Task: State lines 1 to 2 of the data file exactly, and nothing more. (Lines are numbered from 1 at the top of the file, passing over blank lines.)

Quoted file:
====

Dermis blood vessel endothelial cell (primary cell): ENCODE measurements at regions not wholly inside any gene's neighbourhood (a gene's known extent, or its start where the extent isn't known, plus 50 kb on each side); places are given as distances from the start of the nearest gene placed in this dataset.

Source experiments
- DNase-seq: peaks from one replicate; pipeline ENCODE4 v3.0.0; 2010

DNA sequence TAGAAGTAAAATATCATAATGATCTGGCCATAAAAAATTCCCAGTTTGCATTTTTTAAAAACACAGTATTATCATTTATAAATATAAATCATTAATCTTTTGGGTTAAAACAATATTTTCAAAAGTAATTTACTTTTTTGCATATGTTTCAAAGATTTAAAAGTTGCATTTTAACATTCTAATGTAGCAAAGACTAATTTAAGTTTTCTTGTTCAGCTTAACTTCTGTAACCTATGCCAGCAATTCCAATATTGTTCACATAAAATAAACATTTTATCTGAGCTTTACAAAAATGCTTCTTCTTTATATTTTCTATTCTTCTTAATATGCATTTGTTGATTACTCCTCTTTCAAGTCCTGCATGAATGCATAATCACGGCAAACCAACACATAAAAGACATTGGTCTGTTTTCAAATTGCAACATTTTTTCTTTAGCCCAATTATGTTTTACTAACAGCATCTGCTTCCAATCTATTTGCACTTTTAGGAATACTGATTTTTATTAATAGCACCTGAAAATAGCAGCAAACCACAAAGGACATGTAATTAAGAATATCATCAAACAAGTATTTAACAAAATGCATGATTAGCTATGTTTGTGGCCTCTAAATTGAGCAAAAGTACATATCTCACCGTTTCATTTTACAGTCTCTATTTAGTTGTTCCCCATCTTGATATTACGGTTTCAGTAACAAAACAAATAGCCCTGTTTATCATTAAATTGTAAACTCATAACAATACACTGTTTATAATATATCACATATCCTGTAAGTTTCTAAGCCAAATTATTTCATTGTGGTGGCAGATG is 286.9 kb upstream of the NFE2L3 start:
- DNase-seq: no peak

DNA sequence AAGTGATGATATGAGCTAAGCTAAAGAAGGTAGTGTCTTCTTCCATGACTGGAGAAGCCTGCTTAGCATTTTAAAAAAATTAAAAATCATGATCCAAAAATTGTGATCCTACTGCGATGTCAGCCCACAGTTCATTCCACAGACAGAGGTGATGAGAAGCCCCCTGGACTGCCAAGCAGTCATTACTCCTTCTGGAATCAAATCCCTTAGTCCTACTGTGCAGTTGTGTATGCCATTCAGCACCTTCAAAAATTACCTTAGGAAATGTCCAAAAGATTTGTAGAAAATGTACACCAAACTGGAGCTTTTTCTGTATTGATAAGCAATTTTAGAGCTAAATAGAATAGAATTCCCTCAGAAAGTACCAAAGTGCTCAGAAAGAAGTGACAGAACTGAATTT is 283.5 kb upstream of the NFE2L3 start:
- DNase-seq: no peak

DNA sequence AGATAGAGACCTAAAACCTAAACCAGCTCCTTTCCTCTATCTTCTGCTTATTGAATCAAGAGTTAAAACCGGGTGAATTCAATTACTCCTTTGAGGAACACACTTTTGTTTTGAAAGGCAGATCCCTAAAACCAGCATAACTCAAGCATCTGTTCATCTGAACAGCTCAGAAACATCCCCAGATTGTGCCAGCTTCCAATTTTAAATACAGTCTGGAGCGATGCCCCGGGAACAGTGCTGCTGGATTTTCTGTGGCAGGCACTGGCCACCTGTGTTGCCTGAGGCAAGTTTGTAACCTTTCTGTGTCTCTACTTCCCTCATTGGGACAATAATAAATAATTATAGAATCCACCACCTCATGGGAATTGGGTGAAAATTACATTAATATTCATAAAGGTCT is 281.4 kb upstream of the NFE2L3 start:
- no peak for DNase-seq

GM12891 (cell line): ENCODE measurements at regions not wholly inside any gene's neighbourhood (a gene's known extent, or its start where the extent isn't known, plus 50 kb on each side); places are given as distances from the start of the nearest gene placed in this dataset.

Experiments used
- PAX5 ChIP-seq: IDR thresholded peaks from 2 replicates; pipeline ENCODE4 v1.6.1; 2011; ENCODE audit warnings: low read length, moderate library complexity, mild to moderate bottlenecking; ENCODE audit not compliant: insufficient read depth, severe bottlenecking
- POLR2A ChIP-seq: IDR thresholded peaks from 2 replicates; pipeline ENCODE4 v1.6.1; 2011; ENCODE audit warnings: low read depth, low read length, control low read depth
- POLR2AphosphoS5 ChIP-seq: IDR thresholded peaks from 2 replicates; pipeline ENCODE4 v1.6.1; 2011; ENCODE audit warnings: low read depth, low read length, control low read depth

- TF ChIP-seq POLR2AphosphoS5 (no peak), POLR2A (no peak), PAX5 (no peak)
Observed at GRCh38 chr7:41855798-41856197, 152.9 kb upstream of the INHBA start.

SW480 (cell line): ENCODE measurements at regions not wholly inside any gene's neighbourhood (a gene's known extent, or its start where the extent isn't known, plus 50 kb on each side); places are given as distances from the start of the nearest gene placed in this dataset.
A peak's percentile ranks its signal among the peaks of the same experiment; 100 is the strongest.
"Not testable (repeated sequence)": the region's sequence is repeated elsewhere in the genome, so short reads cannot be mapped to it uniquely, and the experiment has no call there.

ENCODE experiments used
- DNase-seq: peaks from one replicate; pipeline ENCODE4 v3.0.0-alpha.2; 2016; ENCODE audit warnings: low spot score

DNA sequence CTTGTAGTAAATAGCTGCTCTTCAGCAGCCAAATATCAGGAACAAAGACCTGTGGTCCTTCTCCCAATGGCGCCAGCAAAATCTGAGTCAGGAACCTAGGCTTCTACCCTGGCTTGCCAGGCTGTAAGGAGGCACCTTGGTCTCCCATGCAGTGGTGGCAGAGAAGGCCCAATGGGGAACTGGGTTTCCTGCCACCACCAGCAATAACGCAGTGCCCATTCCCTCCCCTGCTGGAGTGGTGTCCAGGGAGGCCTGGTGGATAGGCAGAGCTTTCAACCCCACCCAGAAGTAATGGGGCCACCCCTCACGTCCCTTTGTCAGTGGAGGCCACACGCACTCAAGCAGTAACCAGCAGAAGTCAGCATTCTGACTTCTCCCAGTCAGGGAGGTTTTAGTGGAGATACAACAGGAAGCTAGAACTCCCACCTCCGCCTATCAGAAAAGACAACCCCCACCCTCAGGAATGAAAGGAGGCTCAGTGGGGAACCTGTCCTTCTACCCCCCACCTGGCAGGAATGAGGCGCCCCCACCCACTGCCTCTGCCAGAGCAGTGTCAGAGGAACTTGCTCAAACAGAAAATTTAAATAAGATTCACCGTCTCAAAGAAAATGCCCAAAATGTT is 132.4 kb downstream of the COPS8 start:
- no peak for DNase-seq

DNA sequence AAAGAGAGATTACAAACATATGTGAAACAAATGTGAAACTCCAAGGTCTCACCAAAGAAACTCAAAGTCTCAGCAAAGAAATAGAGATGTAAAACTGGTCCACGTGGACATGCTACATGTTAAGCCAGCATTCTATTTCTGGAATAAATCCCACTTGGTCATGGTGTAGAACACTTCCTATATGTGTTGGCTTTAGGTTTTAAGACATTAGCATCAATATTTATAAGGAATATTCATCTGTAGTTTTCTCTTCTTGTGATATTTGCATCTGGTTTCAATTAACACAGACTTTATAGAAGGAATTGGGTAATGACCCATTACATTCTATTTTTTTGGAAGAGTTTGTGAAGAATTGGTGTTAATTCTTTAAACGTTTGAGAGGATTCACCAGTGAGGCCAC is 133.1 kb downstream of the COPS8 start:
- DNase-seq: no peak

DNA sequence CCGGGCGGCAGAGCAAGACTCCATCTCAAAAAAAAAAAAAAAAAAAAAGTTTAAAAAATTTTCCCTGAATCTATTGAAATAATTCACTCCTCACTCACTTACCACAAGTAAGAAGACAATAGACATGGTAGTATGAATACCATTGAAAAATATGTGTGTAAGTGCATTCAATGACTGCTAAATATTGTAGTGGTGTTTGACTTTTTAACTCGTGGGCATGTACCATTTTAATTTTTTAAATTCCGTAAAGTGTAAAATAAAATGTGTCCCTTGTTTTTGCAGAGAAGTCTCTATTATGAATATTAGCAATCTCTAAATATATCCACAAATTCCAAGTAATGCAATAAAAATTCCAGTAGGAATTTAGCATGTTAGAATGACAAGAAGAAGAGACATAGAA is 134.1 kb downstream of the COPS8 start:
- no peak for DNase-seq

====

Dermis blood vessel endothelial cell (primary cell): ENCODE measurements at regions not wholly inside any gene's neighbourhood (a gene's known extent, or its start where the extent isn't known, plus 50 kb on each side); places are given as distances from the start of the nearest gene placed in this dataset.

Source experiments